In the early hours of May 10, 1940, as German soldiers surged forward into Belgium, Holland, and Luxembourg, Britain’s Conservative Party leadership tapped Winston Churchill, 65, to become their country’s next prime minister. For the unruly black sheep of Parliament, it was a stunning turnaround. Churchill had spent much of the 1930s in what he called “the wilderness”—a political exile of his own making. Now the pugnacious personality that had long sidelined Churchill became one of England’s most valued assets.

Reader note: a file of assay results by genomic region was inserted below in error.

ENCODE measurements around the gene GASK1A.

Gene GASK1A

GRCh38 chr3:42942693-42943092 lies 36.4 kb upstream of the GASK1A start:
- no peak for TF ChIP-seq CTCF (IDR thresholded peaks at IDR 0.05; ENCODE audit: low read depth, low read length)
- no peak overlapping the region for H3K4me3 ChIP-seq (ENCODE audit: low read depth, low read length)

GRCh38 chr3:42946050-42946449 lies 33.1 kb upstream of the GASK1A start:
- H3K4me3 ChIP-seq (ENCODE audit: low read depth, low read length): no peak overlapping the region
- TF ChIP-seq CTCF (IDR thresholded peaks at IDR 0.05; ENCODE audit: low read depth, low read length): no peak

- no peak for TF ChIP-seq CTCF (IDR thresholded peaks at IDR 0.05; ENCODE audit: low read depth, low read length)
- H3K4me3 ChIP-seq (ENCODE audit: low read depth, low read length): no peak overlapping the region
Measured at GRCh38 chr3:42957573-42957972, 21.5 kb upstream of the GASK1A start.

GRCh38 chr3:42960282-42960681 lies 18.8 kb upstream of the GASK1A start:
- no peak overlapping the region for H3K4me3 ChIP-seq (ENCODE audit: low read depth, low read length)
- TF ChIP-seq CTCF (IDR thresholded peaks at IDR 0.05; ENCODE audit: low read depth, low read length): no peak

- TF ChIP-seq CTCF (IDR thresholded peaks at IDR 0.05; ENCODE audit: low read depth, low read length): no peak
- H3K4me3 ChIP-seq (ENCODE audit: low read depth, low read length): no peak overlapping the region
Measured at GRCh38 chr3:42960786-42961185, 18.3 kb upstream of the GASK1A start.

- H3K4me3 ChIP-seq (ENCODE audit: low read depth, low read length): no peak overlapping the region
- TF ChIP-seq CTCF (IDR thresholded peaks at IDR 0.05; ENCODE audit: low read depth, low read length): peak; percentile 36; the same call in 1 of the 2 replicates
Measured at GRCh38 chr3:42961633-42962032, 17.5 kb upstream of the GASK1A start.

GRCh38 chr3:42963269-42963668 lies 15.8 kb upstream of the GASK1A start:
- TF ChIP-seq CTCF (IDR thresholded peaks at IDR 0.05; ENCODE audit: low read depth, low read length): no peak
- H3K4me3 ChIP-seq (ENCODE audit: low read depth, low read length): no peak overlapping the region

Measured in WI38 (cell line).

After warning of the German threat for nearly a decade, Churchill understood more acutely than most that “the nations which went down fighting rose again, but those which surrendered tamely were finished.” Maddening at times, fierce and funny, savage but with a soft side, Churchill provided his nation with a singular focus as the dark cloud of Nazism descended over Europe. He was, say biographers William Manchester and Paul Reid, “a multifarious individual, including within one man a whole troupe of characters, some of them subversive of one another and none feigned.” Collectively those traits saw Britain through its darkest hour. ✯